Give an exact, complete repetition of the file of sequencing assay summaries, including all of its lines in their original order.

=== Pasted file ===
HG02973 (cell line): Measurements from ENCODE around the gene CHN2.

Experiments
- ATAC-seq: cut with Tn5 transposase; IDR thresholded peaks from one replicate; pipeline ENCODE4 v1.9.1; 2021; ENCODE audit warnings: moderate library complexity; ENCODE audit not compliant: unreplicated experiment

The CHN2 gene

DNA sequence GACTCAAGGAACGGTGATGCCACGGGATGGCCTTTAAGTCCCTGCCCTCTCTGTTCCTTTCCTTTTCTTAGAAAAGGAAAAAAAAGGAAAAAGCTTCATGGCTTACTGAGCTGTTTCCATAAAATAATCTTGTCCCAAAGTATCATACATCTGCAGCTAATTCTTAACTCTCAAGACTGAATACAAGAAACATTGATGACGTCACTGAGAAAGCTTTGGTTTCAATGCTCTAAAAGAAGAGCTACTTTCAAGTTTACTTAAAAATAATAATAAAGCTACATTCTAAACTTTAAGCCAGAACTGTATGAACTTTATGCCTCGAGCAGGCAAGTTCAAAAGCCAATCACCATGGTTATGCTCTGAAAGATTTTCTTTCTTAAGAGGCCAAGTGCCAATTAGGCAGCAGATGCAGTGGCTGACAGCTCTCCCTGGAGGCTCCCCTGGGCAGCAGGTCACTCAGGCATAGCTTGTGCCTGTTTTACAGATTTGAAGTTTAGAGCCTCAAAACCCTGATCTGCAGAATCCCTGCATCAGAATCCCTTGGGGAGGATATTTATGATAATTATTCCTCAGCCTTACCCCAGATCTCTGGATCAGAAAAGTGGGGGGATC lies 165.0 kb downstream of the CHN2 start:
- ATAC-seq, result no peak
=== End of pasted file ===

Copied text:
HG02973 (cell line): Measurements from ENCODE around the gene CHN2.

Experiments
- ATAC-seq: cut with Tn5 transposase; IDR thresholded peaks from one replicate; pipeline ENCODE4 v1.9.1; 2021; ENCODE audit warnings: moderate library complexity; ENCODE audit not compliant: unreplicated experiment

The CHN2 gene

DNA sequence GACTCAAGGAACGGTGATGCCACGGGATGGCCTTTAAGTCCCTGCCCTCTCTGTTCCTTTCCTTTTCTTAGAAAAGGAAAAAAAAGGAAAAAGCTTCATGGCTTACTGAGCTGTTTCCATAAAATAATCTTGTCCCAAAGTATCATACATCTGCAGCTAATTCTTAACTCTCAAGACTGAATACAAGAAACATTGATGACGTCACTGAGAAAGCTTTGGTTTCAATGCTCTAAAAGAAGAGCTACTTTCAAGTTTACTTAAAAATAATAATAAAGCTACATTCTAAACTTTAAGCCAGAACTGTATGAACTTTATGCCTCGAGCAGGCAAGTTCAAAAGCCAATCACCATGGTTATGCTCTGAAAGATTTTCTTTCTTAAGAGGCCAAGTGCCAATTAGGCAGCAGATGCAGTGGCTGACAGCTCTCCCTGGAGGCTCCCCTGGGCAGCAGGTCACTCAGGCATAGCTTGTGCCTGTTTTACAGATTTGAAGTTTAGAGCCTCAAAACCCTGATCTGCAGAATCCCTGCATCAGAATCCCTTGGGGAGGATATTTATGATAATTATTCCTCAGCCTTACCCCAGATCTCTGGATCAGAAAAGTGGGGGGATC lies 165.0 kb downstream of the CHN2 start:
- ATAC-seq, result no peak